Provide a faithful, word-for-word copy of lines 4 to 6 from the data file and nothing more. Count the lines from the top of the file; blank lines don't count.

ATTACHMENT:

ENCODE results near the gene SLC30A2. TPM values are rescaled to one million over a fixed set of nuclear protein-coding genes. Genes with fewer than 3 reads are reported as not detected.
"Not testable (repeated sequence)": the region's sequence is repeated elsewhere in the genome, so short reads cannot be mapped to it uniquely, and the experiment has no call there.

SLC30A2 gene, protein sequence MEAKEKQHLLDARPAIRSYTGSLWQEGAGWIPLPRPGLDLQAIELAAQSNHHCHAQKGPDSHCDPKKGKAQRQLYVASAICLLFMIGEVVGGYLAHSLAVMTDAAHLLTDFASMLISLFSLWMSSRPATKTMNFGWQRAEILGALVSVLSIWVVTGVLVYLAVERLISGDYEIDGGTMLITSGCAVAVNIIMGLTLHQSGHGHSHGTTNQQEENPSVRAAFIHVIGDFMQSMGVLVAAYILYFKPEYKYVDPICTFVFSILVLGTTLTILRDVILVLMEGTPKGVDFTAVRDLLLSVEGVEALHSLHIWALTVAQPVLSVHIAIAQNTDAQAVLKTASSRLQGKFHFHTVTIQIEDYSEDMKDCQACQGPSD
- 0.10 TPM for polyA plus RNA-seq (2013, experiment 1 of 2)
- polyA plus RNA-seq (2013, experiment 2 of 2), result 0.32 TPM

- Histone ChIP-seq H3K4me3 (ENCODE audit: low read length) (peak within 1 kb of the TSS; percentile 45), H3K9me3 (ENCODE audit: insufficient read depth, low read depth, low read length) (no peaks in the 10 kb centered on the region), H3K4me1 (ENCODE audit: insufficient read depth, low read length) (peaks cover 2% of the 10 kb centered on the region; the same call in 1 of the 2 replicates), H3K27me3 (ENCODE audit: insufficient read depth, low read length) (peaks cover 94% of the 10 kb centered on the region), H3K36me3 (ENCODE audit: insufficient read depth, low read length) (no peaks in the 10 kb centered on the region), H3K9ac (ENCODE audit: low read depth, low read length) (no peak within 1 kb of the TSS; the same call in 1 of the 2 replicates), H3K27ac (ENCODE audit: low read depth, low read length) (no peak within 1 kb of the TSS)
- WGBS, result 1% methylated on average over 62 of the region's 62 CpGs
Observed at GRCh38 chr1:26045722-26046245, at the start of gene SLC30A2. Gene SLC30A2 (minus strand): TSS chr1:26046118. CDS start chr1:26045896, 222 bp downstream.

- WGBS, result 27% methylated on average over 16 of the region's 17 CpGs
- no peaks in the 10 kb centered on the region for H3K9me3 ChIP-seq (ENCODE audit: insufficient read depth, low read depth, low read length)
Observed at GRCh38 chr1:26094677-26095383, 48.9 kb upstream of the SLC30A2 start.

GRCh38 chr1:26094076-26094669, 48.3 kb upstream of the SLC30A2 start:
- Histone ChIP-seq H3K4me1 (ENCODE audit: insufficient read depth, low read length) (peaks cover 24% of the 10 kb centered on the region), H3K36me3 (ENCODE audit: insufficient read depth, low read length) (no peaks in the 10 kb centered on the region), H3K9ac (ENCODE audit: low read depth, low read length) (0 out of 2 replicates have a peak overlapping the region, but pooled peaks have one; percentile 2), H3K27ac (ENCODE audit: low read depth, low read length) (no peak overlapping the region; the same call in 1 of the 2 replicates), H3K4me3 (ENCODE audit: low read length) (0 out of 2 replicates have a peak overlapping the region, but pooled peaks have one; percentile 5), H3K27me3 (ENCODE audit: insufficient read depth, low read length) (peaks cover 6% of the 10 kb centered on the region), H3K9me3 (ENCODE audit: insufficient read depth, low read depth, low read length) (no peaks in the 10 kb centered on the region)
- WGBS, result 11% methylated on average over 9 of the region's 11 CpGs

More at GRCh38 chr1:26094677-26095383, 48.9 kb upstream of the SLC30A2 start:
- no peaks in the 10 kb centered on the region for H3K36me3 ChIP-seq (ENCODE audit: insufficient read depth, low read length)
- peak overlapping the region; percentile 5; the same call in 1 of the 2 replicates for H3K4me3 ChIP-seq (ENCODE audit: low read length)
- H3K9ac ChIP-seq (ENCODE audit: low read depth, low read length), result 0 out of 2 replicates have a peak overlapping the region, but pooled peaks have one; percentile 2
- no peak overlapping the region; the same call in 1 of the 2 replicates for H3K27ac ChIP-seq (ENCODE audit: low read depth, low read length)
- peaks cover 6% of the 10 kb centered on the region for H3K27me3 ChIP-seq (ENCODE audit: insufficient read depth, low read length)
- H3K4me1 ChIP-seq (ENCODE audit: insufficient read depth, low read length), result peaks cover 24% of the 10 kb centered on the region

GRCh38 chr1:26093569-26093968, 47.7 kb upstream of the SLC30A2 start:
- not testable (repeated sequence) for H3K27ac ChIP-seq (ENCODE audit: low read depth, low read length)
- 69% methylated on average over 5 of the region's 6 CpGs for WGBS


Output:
- 0.10 TPM for polyA plus RNA-seq (2013, experiment 1 of 2)
- polyA plus RNA-seq (2013, experiment 2 of 2), result 0.32 TPM

- Histone ChIP-seq H3K4me3 (ENCODE audit: low read length) (peak within 1 kb of the TSS; percentile 45), H3K9me3 (ENCODE audit: insufficient read depth, low read depth, low read length) (no peaks in the 10 kb centered on the region), H3K4me1 (ENCODE audit: insufficient read depth, low read length) (peaks cover 2% of the 10 kb centered on the region; the same call in 1 of the 2 replicates), H3K27me3 (ENCODE audit: insufficient read depth, low read length) (peaks cover 94% of the 10 kb centered on the region), H3K36me3 (ENCODE audit: insufficient read depth, low read length) (no peaks in the 10 kb centered on the region), H3K9ac (ENCODE audit: low read depth, low read length) (no peak within 1 kb of the TSS; the same call in 1 of the 2 replicates), H3K27ac (ENCODE audit: low read depth, low read length) (no peak within 1 kb of the TSS)